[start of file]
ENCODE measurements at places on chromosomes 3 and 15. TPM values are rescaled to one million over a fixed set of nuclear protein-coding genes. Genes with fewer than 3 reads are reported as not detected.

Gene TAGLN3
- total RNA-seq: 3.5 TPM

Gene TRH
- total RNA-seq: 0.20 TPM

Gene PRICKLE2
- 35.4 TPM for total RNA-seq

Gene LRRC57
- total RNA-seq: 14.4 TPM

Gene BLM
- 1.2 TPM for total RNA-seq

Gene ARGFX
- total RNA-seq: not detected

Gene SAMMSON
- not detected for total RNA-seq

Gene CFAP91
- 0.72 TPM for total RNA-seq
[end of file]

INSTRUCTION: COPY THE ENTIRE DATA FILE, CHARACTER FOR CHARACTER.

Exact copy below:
ENCODE measurements at places on chromosomes 3 and 15. TPM values are rescaled to one million over a fixed set of nuclear protein-coding genes. Genes with fewer than 3 reads are reported as not detected.

Gene TAGLN3
- total RNA-seq: 3.5 TPM

Gene TRH
- total RNA-seq: 0.20 TPM

Gene PRICKLE2
- 35.4 TPM for total RNA-seq

Gene LRRC57
- total RNA-seq: 14.4 TPM

Gene BLM
- 1.2 TPM for total RNA-seq

Gene ARGFX
- total RNA-seq: not detected

Gene SAMMSON
- not detected for total RNA-seq

Gene CFAP91
- 0.72 TPM for total RNA-seq